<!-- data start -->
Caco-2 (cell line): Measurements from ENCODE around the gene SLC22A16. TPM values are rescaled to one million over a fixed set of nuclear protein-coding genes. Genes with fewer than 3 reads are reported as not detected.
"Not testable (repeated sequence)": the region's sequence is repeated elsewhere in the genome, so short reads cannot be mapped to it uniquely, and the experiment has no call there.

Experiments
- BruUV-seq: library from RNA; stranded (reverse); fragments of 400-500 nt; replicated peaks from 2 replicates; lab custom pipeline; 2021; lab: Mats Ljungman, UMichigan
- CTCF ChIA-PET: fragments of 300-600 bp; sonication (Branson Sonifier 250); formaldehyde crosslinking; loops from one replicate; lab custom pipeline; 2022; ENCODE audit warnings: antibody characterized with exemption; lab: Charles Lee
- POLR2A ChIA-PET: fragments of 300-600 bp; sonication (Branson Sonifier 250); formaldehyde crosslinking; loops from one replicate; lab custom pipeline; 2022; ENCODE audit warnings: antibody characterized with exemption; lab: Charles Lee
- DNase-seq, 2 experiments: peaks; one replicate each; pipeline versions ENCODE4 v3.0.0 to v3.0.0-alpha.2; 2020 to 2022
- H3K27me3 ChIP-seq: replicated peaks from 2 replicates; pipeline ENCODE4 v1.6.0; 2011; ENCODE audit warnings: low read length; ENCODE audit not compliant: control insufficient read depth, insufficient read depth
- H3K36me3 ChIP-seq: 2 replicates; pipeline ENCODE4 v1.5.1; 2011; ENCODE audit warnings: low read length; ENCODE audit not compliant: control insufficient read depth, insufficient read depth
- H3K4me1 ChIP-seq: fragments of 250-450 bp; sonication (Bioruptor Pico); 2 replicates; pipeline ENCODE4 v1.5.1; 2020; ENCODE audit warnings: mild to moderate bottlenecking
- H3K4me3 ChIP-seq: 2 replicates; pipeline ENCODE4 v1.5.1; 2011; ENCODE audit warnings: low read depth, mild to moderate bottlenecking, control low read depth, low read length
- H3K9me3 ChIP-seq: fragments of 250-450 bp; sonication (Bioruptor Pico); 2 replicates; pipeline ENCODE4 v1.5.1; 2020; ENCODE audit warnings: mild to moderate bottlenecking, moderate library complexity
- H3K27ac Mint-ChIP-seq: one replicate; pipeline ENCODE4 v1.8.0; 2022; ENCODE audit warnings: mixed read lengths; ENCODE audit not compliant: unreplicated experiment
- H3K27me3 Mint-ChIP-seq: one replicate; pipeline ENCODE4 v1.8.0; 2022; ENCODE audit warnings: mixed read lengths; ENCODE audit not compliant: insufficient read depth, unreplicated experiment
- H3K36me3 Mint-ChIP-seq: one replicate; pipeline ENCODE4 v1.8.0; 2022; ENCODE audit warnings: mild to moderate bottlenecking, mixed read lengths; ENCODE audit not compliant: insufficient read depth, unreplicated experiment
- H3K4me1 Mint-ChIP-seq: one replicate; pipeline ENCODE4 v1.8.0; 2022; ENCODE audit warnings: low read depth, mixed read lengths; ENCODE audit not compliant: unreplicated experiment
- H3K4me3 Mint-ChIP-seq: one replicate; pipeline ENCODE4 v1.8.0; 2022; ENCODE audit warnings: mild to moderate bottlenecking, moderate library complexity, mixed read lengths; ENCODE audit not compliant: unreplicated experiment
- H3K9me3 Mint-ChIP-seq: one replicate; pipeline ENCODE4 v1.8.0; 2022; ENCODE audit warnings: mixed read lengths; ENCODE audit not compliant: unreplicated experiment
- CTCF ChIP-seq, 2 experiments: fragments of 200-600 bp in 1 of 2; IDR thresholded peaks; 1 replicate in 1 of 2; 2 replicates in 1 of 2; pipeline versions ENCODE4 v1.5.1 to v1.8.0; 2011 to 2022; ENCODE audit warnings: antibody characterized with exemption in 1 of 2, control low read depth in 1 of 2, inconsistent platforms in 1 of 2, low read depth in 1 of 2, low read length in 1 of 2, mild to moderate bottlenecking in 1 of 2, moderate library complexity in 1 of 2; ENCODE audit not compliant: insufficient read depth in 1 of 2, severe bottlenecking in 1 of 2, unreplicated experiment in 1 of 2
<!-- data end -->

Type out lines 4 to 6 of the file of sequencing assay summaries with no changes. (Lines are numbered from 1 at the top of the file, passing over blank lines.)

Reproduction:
- BruUV-seq: library from RNA; stranded (reverse); fragments of 400-500 nt; replicated peaks from 2 replicates; lab custom pipeline; 2021; lab: Mats Ljungman, UMichigan
- CTCF ChIA-PET: fragments of 300-600 bp; sonication (Branson Sonifier 250); formaldehyde crosslinking; loops from one replicate; lab custom pipeline; 2022; ENCODE audit warnings: antibody characterized with exemption; lab: Charles Lee
- POLR2A ChIA-PET: fragments of 300-600 bp; sonication (Branson Sonifier 250); formaldehyde crosslinking; loops from one replicate; lab custom pipeline; 2022; ENCODE audit warnings: antibody characterized with exemption; lab: Charles Lee